How to Turn a Bossy Child Into a Leader
When you know what you want and you believe you know the most effective manner of getting things done, it’s natural to want to delegate. Children are the same way; some kids simply know what they want, how to get it done and who to appoint to the job. You might call it bossy – the other kids probably do. While bossy kids are typically natural-born leaders, teaching your bossy little one not to cross the fine line between great leader and tyrant can be a challenge.
Make sure your bossy child knows that you are the real boss without being controlling; otherwise, you'll only teach her that bossiness is better, advises Katie Hurley, L.C.S.W., child, adolescent and family psychotherapist and parenting expert in California 1. For example, when your child asks you why she has to do something, do not respond, “Because I’m the boss and I make the rules.” Instead, explain your reasons: “You have to clean your room because if you leave it messy you might trip and become injured if you have to get up in the middle of the night to use the restroom.”
Teach your bossy child that respect is a two-way street, advises Reader’s Digest. When your child knows how to model respect to everyone, it helps her develop her natural leadership skills. While bossiness might be something she has to learn to control, natural leadership skills are more easily acquired when a child is respectful of those around her.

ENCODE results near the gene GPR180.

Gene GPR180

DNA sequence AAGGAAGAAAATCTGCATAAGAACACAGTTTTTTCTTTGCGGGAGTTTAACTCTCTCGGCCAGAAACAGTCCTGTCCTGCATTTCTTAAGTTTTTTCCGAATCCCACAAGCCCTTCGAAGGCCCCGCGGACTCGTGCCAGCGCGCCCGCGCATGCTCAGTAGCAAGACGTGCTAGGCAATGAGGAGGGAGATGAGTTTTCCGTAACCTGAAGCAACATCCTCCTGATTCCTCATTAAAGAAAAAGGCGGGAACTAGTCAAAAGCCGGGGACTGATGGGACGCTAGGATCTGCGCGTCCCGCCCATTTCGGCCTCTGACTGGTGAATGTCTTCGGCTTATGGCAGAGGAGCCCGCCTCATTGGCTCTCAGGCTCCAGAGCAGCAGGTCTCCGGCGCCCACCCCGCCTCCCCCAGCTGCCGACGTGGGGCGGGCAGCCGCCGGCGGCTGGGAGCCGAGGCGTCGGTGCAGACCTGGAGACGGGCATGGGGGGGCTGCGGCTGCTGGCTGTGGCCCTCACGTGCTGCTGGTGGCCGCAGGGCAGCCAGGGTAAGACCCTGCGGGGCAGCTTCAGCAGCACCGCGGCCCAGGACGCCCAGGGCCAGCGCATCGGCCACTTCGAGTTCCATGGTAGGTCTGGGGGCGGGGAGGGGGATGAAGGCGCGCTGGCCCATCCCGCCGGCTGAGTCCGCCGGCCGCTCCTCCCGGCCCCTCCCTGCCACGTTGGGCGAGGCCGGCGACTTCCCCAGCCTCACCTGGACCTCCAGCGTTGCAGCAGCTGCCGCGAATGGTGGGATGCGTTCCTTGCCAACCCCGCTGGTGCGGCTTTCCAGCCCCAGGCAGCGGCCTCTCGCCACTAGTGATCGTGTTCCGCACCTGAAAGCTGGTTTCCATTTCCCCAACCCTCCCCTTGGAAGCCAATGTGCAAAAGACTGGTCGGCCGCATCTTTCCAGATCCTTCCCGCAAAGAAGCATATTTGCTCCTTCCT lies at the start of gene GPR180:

Let your child make some of her own choices, advises Hurley. This allows your child to feel in control of her life, which might help her to ease up on her bossiness just a bit. For example, letting her choose her own school clothes or what’s for dinner tonight can help her assert her natural leadership skills without looking for ways to boss others around. If you feel that you have to have some control, try giving her a few choices and allowing her to choose from those. She feels in control and you manage to still get your own wishes granted.
Spend quality time with your child. According to Reader’s Digest, children whose parents spend quality time with them are more confident and better able to make leadership decisions. Children whose parents do not spend enough quality time with them tend to be bossy and crave control. The more confident your child is, the better leader he will make.
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